But then I think of my grandmother, Sylvia Sophie Lerner.

As a young girl, she fled Poland on train tickets that had been sent for her and an older sister by a brother that had already made his way to America. Everyone else — her parents and the rest of her siblings — were left behind, and my grandmother would often cry when she recalled her father running after her train calling her Yiddish name—”Sasha, Sasha!” as he bid her a final goodbye.

My husband and I often talk to our children and to our students about the difference between living a life of trust and living one of fear. It would have been completely understandable if my grandmother had lived a life filled with fear, survivor’s guilt, and resentment about the things she had been through. And yet she embraced her Yiddishkeit, the world around her and every day that she lived with love, passion, and deep trust that the Almighty was at her side and that she could feel confident He was watching over her. She was in love with Israel. And like her name Sophie- עין לציון צופיה– she always had one eye, if not both, on this country.

Every year, as part of the Haggada, we sing the words of Vehi She-amda-that in every generation there are those who rise up to destroy us. And then we remind ourselves “that the Holy One, blessed be He, saves us from their hands.” But it is when we would open the door for Elijah the prophet that, in my childhood home, we would stop and think about the ultimate redemption. In Great Neck, NY, we would sing and dance and cry and pray and dream and hope and aspire that, in the words of the popular Mordechai Ben David song, “Someday we will all be together” in Israel. It was a prayer and a dream, but I’m not sure we ever really believed it would happen.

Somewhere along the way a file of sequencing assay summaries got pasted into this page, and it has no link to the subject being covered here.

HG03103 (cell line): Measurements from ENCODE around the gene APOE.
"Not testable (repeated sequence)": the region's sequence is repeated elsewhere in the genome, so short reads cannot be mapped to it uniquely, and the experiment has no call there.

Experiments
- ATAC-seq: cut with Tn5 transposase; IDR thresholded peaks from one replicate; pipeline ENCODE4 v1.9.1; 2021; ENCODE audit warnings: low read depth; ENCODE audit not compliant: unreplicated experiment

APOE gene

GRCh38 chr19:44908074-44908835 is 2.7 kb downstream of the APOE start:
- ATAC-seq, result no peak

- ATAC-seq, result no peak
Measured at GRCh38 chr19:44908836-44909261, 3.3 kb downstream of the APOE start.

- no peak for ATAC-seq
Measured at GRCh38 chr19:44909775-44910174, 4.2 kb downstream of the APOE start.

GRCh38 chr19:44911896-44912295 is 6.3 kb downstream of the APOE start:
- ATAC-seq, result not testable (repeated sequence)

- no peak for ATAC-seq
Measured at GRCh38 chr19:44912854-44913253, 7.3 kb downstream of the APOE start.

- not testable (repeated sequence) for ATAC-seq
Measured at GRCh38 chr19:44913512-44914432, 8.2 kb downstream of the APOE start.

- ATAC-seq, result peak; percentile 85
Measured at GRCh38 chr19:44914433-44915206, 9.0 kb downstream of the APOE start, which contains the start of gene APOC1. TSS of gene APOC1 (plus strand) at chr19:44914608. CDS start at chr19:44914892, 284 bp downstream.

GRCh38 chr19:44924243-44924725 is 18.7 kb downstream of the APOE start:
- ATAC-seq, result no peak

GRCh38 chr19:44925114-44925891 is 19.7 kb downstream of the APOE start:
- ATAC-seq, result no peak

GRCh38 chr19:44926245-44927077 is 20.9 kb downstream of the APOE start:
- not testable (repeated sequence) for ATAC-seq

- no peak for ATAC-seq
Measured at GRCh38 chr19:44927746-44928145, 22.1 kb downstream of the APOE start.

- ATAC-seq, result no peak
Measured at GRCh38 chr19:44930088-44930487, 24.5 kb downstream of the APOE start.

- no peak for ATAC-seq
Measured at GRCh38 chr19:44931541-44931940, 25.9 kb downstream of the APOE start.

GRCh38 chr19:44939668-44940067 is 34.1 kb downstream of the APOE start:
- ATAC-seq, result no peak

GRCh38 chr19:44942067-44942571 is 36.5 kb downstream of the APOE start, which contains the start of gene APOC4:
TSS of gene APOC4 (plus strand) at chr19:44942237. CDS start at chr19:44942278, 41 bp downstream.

And now, a few months after my youngest sister’s aliyah with her family, here we are “all together.”

It took time, effort, hard work, patience and God’s help, but sometimes the things we pray for actually happen. And that gives hope. Hope that Corona will fade into oblivion, hope that the conflict in Ukraine will be resolved, hope that the terror attacks will be reigned in and hope that we can all stop being so afraid.

As Spring arrives, Pesach is in the air, and Yom Ha’atzmaut is not far behind. Let us choose to have hope, Tikvah, and to look toward Zion, believing that prayers can be answered.

About the Author
Shayna Goldberg (née Lerner) teaches Israeli and American post-high school students and serves as mashgicha ruchanit in the Stella K. Abraham Beit Midrash for Women in Migdal Oz, an affiliate of Yeshivat Har Etzion. She is a yoetzet halacha, a contributing editor for Deracheha: Womenandmitzvot.org and the author of the book: "What Do You Really Want? Trust and Fear in Decision Making at Life's Crossroads and in Everyday Living" (Maggid, 2021). Prior to making aliya in 2011, she worked as a yoetzet halacha for several New Jersey synagogues and taught at Ma’ayanot Yeshiva High School in Teaneck. She lives in Alon Shevut, Israel, with her husband, Judah, and their five children.